Despite being a fantastically fun science fiction film with a kick of originality (full review), Edge of Tomorrow hasn’t been doing all that great at the box office. If you haven’t seen it yet, do yourself a favor and visit the theater this weekend and give its numbers a boost. If you have seen it, you probably left the theater trying to bend the ending around in your head to make sense of it. I’ve done that bending for you, coming up with what I think is a reasonable explanation. Massive spoilers follow, obviously, so come back after you’ve already seen the film if you haven’t done so already.
Most of the film makes sense. For a movie involving time travel, I think you will agree that it follows a sense of logic and plays by its established rules. Then the ending happens. The ending requires either some suspension of disbelief as you just go with it, knowing Hollywood wants a feel good ending whether or not it makes sense, or you have to really think about it and come up with a way it makes sense.
After having a discussion with some fellow film critics, some of whom were not convinced the ending made any sort of reasonable sense, I came up with an explanation that works for me. I don’t have any magical access to the screenwriters’ brains so I don’t know if this is how they thought of the ending. I also haven’t read the source material novel or manga, but from my research, it seems like the film takes a lot of liberties with the conclusion, so this theory probably only applies to the film, regardless of what explanations the original may have given.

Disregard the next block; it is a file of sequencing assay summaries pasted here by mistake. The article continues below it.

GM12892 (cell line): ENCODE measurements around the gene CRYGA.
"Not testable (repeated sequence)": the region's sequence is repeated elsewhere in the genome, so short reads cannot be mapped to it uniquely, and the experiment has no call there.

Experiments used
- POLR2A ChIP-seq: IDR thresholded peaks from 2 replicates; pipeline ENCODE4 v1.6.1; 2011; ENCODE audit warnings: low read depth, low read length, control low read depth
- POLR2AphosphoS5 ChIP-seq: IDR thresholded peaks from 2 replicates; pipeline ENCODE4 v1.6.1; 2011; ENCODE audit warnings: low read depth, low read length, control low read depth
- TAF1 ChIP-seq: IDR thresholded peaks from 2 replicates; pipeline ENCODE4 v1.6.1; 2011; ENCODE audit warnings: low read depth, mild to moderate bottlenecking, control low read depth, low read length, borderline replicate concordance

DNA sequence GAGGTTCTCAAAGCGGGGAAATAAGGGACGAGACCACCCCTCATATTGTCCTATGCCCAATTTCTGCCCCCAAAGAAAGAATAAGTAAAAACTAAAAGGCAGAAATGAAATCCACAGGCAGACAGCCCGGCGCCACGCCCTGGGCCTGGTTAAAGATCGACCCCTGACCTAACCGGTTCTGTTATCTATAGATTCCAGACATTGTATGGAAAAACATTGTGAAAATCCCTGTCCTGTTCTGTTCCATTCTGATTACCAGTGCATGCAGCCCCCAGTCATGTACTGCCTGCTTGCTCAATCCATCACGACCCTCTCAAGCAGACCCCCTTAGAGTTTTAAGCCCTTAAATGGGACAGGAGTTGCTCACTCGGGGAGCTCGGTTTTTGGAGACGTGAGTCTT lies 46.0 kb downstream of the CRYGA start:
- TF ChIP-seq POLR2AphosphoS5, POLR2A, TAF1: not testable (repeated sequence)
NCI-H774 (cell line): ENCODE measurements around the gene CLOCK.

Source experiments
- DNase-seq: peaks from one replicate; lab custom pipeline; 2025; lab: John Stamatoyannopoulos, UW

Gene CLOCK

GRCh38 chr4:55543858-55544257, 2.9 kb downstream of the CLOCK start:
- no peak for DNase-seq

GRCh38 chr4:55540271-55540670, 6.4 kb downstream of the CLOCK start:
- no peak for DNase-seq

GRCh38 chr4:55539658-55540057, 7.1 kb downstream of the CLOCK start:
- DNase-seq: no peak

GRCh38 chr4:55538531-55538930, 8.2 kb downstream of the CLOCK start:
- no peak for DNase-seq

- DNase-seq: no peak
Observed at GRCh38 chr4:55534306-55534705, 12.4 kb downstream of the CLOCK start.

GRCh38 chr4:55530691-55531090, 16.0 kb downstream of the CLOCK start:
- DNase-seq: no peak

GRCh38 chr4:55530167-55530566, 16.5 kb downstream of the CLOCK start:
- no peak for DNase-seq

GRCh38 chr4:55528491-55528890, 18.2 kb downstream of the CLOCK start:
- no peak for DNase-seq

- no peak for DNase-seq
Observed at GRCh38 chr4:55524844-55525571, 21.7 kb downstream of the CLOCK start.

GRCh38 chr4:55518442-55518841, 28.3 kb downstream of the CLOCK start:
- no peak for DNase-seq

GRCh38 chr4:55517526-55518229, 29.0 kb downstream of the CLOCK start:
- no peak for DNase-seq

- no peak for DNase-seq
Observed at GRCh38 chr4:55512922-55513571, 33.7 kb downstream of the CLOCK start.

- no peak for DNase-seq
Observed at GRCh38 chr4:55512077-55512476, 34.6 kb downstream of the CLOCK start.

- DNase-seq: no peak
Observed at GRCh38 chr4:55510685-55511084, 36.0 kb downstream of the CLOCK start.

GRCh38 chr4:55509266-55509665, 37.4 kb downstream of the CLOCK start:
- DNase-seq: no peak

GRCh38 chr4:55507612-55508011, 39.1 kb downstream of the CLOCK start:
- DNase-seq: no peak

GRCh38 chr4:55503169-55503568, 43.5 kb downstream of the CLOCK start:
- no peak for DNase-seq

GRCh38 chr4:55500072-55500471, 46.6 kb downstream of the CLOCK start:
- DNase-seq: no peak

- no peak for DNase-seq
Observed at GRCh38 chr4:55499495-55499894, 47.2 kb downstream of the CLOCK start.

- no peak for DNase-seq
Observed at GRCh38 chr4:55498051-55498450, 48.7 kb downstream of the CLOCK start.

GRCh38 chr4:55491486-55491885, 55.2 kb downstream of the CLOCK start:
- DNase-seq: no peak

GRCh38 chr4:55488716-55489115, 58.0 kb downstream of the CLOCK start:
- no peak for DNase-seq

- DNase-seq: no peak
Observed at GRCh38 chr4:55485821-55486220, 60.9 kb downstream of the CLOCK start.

First off, the brain of the Mimic invasion, the Omega, has the ability to reset the day – that is a given and basically is the whole point of the film. It appears to transmit this ability through the blood of the Alphas, whose deaths trigger the reset. It also seems likely that this ability is linked to the Omega’s bloodstream as well if their biology is consistent. The first question we need to answer in order to explain the ending is how does the Omega’s ability work?
The Omega, or at least its blood/elements within it’s blood exists in a state of quantum shift. That is, it exists in multiple times at once. Now let’s assume that resetting to a 24 hour day, as seen in the film, is somewhat arbitrary – it’s an easy way for the Mimics to keep track of things relative to the planet they are on, but it seems reasonable that they would be able to manipulate time at other levels than that. Let’s say the ability stretches to a length of time roughly equaling 48 hours. My reasoning behind that will be clear later.
In order to jump the day back to whatever reset point has been chosen, the Omega must simultaneously exist in all points of time within the buffer zone. Think about it like an ongoing computer backup. If something goes wrong, you can restore your computer to any point along the way, all the way back to whenever the furthest active backup exists. In this case, that 48ish hour mark. The reset ability obviously functions like an immune system response, automatically. I don’t believe the Omega has any specific control over time other than allowing it to start again at the preselected backup – 24 hours prior to the initial incident. (Obviously, or Cage would jump earlier back in time each time he was killed before the end of the day). The exact mechanics are not as important other than the established facts that it is an automatic response, and the reset point is also automatic and unchanging.